Friday, December 28, 2007

Thursday, December 27, 2007

Getting ready

Today Michael and I went to the facility where I will have chemo. I though it would be a good idea to see what I was in for. The first thing that washed over me was the smell. The place is old and soon (2 years)to be replaced with a shiny new cancer center. There is the smell of old and sick and drugs and disinfectant and more old. Six or eight people were sitting around in recliners with IV's in their arms.Most of them were sleeping, the others just sat quietly. Family members looked up at us with vacant eyes. An older man sat slumped in his chair. He was skinny and even though his hair was cut short, you could tell that it had come out in clumps. He looked like a a holocaust survivor. The air inside was still, stuffy. I think I was having trouble breathing in. I wondered if I would be able to bring a fan. Then I saw a splash of color in the corner. A woman with silver hair, like me, and a smile to share. There was light coming from her side of the room. I went to meet her. She comes every 6 weeks for treatment for arthritis. Maybe I'll see her again.

I walked out and burst into tears. How can I sit in there for hours and hours, even minutes and minutes? I called my sister Danita. She is coming up so that she can sit with me during my first treatment. This you must know about my sister. She gets claustrophobic in any enclosed building, possibly even the Super Dome. I called to tell her about the facility and that she should change her plans to sit with me. She said, "I am going to sit with you where ever you are. What are we going to wear?" I think she was even smiling. I know I was.

So, on January third I will become the splash in the corner. My sister will be with me. We are already planning what we will wear. I'm thinking maybe my red flannel pj's

Wednesday, December 26, 2007

How it all began

Last February Debbi came home from a missions trip to Honduras. She has done this several times, and this time , like every other time, she brought home some unwelcome stowaways. Usually these invaders leave within a week or so, but this time she continued to have a swollen lymph node in her neck. Another visit to the doctor - more antibiotics and the message that sometimes those nodes take quite a while to go down.
Skip ahead 9 months - after a complete physical, Debbi mentioned to the doctor that she had this node that has not fully resolved in the last 9 months. Even though all her lab work and other exams were normal, he thought she should have that node "looked at" and made her an appointment at the head and neck surgeon.
The head and neck doctor did a needle biopsy of the node and made and appointment for the results in a week. Now we thought all this was "much ado about nothing" as this was obviously an infection brought back from Honduras that just hadn't left.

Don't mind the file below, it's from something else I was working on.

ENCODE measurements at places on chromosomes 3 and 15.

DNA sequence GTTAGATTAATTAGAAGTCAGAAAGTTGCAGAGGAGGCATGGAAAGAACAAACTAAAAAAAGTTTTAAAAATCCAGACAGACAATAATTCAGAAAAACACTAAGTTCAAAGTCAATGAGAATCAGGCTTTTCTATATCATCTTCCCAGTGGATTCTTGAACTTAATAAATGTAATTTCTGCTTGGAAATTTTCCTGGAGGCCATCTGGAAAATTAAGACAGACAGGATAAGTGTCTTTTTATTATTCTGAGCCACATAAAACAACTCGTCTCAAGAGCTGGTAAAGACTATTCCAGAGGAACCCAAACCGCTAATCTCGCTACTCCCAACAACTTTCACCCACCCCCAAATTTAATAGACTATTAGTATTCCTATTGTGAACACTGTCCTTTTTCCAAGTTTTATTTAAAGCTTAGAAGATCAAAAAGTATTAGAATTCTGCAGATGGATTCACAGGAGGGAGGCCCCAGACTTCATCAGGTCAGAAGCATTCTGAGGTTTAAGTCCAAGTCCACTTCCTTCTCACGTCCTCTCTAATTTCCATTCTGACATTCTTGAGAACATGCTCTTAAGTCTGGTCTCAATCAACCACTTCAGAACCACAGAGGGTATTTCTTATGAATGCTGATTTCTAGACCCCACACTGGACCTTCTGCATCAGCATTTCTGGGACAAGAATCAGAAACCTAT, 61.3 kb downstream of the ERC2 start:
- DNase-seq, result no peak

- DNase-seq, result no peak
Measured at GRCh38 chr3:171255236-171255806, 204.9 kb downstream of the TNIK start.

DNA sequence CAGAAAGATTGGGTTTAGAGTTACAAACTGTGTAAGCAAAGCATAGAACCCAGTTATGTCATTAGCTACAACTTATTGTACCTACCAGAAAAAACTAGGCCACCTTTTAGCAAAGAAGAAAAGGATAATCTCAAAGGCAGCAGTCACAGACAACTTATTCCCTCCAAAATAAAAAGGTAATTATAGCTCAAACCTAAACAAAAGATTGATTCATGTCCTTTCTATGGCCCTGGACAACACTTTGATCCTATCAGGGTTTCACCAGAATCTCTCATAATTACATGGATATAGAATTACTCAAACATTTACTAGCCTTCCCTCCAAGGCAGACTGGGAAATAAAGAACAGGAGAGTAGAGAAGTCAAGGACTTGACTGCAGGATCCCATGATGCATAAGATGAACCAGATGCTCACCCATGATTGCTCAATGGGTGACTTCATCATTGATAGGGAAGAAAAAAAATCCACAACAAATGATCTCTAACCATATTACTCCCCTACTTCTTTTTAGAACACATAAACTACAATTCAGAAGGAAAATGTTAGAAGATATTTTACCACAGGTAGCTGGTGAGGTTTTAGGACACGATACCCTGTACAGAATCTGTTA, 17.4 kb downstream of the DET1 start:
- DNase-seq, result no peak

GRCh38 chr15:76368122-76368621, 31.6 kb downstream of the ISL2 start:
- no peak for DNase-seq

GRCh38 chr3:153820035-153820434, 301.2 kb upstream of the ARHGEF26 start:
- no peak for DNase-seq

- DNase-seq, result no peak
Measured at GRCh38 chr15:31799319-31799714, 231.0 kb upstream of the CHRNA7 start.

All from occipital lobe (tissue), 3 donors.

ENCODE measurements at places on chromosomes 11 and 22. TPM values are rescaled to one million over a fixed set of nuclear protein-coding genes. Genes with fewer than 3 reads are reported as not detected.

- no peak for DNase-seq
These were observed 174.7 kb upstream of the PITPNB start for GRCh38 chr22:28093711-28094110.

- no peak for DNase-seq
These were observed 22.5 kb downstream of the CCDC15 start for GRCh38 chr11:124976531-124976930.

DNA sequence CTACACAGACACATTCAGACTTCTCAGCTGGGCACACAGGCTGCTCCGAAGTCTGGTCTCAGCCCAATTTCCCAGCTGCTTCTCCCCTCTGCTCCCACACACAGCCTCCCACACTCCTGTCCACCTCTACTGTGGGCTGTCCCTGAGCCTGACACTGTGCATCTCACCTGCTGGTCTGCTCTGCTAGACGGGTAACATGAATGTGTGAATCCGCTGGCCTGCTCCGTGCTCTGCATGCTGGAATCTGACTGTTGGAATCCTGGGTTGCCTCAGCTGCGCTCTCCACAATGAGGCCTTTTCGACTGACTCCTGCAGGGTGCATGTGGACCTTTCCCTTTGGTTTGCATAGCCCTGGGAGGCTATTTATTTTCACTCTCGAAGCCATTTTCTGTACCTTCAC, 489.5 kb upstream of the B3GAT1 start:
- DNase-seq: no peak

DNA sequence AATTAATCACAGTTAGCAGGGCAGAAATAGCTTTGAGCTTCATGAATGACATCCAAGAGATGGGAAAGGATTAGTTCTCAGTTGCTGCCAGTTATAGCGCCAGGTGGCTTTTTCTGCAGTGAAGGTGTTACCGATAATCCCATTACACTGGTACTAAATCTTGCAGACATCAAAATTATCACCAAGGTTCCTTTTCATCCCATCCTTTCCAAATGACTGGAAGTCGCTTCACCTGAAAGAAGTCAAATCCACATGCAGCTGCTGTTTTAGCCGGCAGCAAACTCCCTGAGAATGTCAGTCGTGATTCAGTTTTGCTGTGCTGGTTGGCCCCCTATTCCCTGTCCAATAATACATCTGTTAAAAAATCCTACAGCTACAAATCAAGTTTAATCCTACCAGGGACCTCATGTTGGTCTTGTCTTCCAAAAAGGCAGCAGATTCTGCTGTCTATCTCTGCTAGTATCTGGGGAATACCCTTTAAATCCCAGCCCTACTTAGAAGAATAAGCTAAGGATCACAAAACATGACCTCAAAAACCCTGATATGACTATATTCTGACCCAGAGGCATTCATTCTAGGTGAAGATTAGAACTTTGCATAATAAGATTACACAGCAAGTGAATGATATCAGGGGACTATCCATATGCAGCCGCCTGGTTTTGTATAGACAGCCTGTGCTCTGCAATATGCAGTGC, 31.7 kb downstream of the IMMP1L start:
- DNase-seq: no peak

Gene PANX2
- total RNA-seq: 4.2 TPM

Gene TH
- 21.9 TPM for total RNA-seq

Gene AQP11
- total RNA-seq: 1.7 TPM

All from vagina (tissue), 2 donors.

The next Friday, we went for the results - The doctor said "there is no easy to tell you this, but it looks like you have lymphoma". Stunned would be an understatement, my first thought was that he needed to review Debbi's chart because what she had was infection, not cancer! But alas, the diagnosis stuck. She was scheduled for an excisional biopsy, where they take the whole node out for a good look. This was scheduled for November 8th.
Well the node came out and was found to be an "indolent (or low grade) follicular lymphoma."
This disease is staged by nodal chain involvement: stage 1 - only one node group involved; stage 2 - more that one group involved but all either above or below the diaphragm; stage 3 - several groups of nodes involved both above and below the diaphragm, and stage 4 is the same as stage 3 but with the addition of having the bone marrow involved. It would take a PET scan and a bone marrow biopsy to determine the staging. (for more info:
After a PET scan we found out that Debbi has involved nodes on both sides of her neck, supraclavicular area, spleen and inguinal areas, which made her a stage 3. The only question left was about the bone marrow. That was answered after the December 2nd bone marrow biopsy. Visually there was no involvement, however the "flow cytometry" (which is basically a way to look at every single cell in a tissue sample), did show a very minimal involvement. While this won't make any difference as to how she is treated, it will help her oncologist predict how her blood counts will react to the chemo.
In her case, watchful waiting was not recommended. She will begin her chemo ( RCVP: rituximab, cyclophosphamide, vincristine and prednisone) on January 3rd. She will get 6 treatments (or cycles), one every 3 weeks for the next 18 weeks. Follow up will be by CT scans, however we don't know the follow up schedule yet.
Debbi is currently doing well, her spirits are good and while not looking forward to chemo, she is looking forward to the new adventure God has for all of us during all this. Please pray for her and us during the riggers of chemo, that her side effects may be minimal, and that we, her family, can support her well. Pray that God may have his will in our lives and that this "adventure" will bring us closer the Him and some way make us look more like Jesus.
If you would like to, you can respond to this letter on this web site or at I'm sure she'll check it often. You may also call her at home, (828-628-9171) and don't worry about bothering her, if she isn't in the talking mood, whoever answers will take a message and let her know you called.

Thank you for your prayers and support,